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03 July 2021

Beware of averages

The idea that the earth’s temperature might rise by 2 degrees does not even begin to capture the horror of what that would mean in terms of weather extremes and its impact on human lives. So why do we still talk about averages?

Climate change is caused by a rise in global temperatures. It is not caused by an average. The average is a statistic, one of many. Sometimes, it is even a social construct. We measure it because we can, because it is easy, and in some cases because it allows us to manipulate views.

The average is not a cause of anything. If you want people to grasp the impact of climate change, the very worst thing you can do is start talking about an average rise in temperatures of 2 degrees. Experts use averages and other statistics to understand complex data sets. But when you talk about climate change in the communication with the public, you want to focus on extremes, not averages: high temperatures, floods, storms and droughts. I remember a newspaper columnist once ruminating that a 2 degree rise in global temperatures would be quite nice for the UK - a statement that is incorrect even on its own terms. In the UK it would lead to massive flooding and dislocation. Averages are for morons.

People in western Canada last week did not die because average temperature went up, but because actual ones did. The highest measured temperature in British Columbia last week was 49.6 degrees Celsius, the highest ever measured local temperature to the tune of several degrees. Meteorologists attribute this to an omega-block over the north-western US and south-east Canada, so named because the isobars have the looks of the Greek letter Omega. The hot weather has then triggered convective storms - high speed winds without rain. Extreme heats and winds have led to extreme forest fires this weekend. Severe weather begets severe weather. That is what climate change is, and that is what you want to measure. The average temperature in Canada this year is a comparatively irrelevant statistic.

The problem with statistics, especially in political debates on issues like climate change, is not that people lie on purpose. That happens too, as famously captured by the book Lies, damned lies and statistics. I believe that most people who cite statistics do so in good faith. Their error is that they don’t know what they are doing, and that they build complex arguments on the basis of a flimsy data, and meaningless statistics. Some of the worst offenders are economists and political analysts. Armed with a statistics 101 course, pseudo-numerates are particularly prone to the garbage-in-garbage-out phenomenon.

After the Brexit referendum, I used to quote an example of the gap between two statistics: one used by economists about average UK incomes, which had risen in the years before Brexit. The other used by sociologists about the household disposable income broken down into deciles of the population, ranked on an income scale. The latter showed that only the very poorest and very richest did better. The median group - the one in the middle of the income scale - experience a decline in disposable incomes over the previous decade. That statistic is certainly not the only explanation, but it prevents you getting stuck in fool's paradise, in which the average signalled that all was fine.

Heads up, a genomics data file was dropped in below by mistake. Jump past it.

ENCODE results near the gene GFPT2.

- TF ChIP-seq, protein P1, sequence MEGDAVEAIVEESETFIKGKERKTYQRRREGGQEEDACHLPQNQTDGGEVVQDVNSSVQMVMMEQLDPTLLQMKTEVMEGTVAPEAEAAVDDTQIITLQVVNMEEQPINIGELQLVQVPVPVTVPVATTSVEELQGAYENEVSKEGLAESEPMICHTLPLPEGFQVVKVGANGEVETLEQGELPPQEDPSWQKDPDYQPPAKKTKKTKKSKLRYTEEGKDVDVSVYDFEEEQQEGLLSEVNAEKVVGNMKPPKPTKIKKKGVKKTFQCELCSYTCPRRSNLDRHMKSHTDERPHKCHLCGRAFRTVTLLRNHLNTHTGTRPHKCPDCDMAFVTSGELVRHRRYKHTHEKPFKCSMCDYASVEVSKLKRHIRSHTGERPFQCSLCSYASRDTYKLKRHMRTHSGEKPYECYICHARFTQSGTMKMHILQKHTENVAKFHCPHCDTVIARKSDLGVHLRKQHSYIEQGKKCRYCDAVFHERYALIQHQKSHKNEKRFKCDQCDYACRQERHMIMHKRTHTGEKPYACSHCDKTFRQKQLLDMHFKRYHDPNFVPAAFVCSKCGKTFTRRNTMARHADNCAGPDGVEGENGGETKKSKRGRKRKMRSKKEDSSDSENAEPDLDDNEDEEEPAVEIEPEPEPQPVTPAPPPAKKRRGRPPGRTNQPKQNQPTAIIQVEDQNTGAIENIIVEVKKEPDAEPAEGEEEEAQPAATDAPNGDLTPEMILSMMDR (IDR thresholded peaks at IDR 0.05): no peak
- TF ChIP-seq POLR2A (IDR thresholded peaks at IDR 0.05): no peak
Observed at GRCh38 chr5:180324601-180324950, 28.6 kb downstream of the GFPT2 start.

Inflation is an average metric too. Central banks have good reason to stabilise the average rate, rather than the price of strawberries. But they always run into difficulties because of some volatile prices. This is why the experts are using metrics like core inflation. So they should. The average is a very average statistic. It is occasionally useful, but when you need it the most, chances are that it does not capture what you need to know.

In climate change, the problem with rising temperatures are the dynamic effects. What is happening is that the rise in temperatures interacts with a complex dynamical system and creates domino effects. The consequence will be extreme temperatures, droughts, lack of water in some parts of the earth, extreme rains and flooding in others, reduced bio-diversity, and massive damage to our oceans.

The UN office for disaster risk reduction has recorded an 83% increase in the number of natural disasters from the 20-year period 1980-99 to 2000-19. The number of large floods have doubled, and the number of severe storms have gone up by 40%. Now, this is what I call statistics. They still don’t tell me everything I need to know, for example whether the fluctuation between the two time periods is higher than between previous periods.

But we better start counting the events themselves, and not rely on statistics that average them out.

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